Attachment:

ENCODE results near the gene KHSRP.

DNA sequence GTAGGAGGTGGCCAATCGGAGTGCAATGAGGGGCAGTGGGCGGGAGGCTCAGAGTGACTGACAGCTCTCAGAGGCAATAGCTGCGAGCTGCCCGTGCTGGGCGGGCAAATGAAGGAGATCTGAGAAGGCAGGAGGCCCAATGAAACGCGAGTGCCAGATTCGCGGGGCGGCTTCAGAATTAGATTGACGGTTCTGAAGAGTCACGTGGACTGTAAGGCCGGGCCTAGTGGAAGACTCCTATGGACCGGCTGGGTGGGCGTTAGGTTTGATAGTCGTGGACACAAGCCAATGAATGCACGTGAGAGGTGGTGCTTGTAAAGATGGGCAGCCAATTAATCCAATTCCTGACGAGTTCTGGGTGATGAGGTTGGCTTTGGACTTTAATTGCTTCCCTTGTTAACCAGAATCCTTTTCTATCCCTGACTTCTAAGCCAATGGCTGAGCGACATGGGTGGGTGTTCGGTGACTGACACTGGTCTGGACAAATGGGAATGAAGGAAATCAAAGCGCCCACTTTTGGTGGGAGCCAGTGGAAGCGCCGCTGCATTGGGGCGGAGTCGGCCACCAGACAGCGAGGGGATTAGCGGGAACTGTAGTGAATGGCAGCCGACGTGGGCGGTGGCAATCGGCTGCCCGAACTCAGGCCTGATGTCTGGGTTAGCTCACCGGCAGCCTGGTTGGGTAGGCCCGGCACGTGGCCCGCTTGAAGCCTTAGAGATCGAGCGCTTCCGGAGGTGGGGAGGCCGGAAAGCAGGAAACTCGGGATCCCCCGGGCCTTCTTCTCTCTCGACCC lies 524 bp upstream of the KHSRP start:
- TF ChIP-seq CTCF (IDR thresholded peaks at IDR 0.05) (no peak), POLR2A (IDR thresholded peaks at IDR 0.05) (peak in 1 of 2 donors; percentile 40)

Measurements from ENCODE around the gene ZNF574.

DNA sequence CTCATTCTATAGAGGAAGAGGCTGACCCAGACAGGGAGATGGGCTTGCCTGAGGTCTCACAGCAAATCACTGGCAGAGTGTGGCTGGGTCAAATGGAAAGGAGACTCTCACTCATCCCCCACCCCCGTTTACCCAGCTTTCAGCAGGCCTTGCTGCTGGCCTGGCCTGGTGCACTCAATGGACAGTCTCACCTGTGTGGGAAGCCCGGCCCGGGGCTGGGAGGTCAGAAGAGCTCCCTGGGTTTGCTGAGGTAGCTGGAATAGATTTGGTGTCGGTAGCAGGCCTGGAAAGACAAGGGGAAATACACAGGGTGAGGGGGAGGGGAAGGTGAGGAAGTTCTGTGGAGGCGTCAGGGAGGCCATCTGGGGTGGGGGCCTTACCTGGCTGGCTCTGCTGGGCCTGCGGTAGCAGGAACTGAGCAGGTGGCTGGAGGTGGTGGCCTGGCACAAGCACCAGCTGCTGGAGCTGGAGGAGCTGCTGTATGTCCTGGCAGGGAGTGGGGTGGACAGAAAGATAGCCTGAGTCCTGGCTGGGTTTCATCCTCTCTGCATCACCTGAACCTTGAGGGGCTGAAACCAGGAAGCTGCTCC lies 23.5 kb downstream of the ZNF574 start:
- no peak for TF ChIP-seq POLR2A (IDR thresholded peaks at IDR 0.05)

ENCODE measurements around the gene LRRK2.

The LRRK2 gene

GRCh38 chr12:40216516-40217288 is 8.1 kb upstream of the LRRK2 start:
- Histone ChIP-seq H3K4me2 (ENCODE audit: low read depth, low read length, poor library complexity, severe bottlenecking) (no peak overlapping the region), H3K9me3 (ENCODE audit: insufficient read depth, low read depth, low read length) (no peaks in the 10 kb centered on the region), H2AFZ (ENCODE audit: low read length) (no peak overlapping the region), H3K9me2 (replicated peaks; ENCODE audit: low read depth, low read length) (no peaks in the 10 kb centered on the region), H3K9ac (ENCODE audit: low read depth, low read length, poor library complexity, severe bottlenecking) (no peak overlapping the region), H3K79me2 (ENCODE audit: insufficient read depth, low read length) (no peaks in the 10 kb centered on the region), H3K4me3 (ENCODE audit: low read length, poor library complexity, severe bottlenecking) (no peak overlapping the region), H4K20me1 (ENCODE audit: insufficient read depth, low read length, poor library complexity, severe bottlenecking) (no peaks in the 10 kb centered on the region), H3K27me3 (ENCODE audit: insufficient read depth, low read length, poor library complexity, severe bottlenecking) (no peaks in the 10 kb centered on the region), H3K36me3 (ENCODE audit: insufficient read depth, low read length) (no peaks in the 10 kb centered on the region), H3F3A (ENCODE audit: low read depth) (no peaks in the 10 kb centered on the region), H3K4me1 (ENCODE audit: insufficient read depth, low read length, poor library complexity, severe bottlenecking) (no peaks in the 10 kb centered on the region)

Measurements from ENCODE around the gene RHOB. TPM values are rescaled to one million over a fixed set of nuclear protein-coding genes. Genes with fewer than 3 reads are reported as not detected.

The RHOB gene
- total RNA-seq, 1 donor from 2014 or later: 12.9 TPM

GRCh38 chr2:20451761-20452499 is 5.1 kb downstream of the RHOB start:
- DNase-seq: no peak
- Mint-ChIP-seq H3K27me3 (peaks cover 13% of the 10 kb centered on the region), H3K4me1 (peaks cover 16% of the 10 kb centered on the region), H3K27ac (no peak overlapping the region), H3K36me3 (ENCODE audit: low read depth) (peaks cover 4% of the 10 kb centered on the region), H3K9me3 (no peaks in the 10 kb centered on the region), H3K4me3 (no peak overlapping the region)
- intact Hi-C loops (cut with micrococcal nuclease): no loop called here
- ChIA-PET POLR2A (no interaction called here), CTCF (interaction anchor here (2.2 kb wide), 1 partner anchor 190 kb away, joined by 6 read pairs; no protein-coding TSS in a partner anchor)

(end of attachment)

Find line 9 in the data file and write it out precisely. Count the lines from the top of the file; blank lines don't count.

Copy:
GRCh38 chr12:40216516-40217288 is 8.1 kb upstream of the LRRK2 start: